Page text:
This is exactly the tonic I need.

Despite being unable to grip elbow crutches, and with a left leg only able to stand for 180 seconds before collapsing in utter exhaustion by the time 1 August rolls around, Jan, my prosthetist promptly arrives with a bulky practice leg. Inflatable padding protects my stump from getting hurt by the hard shell of the practice leg, support straps keeps it fastened around my waist.

Finally, the moment of truth arrives. I stand at the end of the parallel bars contemplating taking my first step to ‘freedom’. My heart is beating furiously in my chest, my fight and flight response is spiking out of control.

“SNAP OUT OF IT”, I yell at myself, but to no avail. My fight and flight response simply must be brought under control. “But how??”

Laughter is the first thing that pops into my head. “See the funny side of your situation – here you are, 30 years old and you’re afraid of falling onto a carpeted floor. Who would ever have thought you would be in such a senseless situation one day?”
Seeing the funny side of my situation lets off enough pressure for me to take that first step.

As I expected, I immediately collapse in a heap. After more of the same I wrack my brain to think of similar situation I’d encountered before.

It didn’t take long to recall my rock-climbing incidence 10 year previously. A frantic life and death situation that I only survived because I employed a straightforward, but extremely powerful tool to climb to safety. But, before I tell you about this tool, I will share another valuable lesson I learned from my rock-climbing incident. The ‘actual thing’ that switched my fight and flight response on was ‘giving thought’ to falling. Up to the point that I looked down, I was in complete control of my body, but the moment I ‘gave though’ to the 200m drop, my body instantaneously started trembling and the sweat literally burst out of my hands and my bare feet. I summed up my situation in one second flat.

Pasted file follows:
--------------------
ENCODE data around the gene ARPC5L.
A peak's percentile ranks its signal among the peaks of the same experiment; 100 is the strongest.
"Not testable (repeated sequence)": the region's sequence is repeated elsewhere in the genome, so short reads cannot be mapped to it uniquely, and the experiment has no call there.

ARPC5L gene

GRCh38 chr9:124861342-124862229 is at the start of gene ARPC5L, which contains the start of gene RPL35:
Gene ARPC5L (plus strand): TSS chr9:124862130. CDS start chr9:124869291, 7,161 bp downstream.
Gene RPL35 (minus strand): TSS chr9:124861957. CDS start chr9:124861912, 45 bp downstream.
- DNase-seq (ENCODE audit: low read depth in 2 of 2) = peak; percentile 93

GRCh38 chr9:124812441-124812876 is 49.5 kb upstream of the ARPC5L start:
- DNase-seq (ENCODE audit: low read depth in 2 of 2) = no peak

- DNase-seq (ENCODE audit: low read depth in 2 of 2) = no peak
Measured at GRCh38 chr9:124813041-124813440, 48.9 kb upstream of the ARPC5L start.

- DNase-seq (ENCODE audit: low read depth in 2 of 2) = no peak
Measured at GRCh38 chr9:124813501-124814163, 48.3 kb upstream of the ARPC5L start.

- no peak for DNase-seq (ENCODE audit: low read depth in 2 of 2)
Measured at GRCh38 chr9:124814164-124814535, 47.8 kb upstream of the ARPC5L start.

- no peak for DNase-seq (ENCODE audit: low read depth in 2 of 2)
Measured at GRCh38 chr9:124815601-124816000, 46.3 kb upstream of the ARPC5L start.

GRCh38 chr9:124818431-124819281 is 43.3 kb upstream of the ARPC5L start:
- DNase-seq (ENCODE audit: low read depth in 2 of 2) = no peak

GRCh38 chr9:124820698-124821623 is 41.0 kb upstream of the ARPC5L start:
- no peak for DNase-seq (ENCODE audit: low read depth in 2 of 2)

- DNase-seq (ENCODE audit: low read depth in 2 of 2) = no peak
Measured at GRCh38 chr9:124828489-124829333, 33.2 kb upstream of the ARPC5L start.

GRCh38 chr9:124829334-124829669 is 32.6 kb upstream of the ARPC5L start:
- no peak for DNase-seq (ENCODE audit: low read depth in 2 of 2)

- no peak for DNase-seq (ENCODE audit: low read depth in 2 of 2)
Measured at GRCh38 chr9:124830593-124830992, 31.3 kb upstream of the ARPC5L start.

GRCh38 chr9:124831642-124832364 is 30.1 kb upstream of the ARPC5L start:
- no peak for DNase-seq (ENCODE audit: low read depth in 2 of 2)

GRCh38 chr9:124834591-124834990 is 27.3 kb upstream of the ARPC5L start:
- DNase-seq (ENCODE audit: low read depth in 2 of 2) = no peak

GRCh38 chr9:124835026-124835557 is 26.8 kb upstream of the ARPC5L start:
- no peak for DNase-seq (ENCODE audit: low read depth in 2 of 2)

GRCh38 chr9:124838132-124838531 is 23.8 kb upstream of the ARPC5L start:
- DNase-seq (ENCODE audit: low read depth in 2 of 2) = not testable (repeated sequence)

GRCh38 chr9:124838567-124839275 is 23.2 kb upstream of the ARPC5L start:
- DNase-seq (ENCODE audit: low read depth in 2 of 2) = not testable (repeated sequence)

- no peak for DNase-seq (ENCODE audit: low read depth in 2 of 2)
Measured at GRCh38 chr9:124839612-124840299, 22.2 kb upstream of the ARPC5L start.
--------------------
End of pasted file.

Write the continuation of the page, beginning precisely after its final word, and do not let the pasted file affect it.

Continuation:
“I can’t possibly hang on for more than 5 minutes in this precarious position before my hand muscles fatigue. If I want to get out of this alive I have to start climbing right now”. After another fraction of a second, a snap decision (I instinctively know this is my ONLY viable option). Don’t climb back down.

The very instant I made the decision to commit and focus 100% on CLIMBING, my fight and flight response instantly switched off. My body immediately stopped trembling, the sweat stopped pouring, an extreme awareness takes over, I observe myself climbing, I have zero thoughts in my head, I am fully aware of what I am doing, fully aware that any misstep means certain death.

I feel like Spiderman on speed as I scale that sheer rock face with speed and superhuman strength.

YES, this is exactly what I need to stop my fight and flight response dead in its tracts to enable me to keep my composure and WALK out of these parallel bars. The key is not to give my fight and flight response any more ‘encouragement’ by giving any thought to ‘not falling’. I discovered that despite my pitifully weak and entirely uncoordinated body, I only fell when I engaged any thought whatsoever about what I was doing; but when I stopped thinking entirely AND focussed 100% on walking, I succeeded. I used this strategy to walk all the way around the big physiotherapy room by the end of August.

Not thinking AT ALL, yet keeping a 100% single-minded focus on what I was doing (on my goal), was one of the most difficult things I have ever attempted, but it did teach me an unbelievably valuable lesson that I have since successfully employed on many occasions.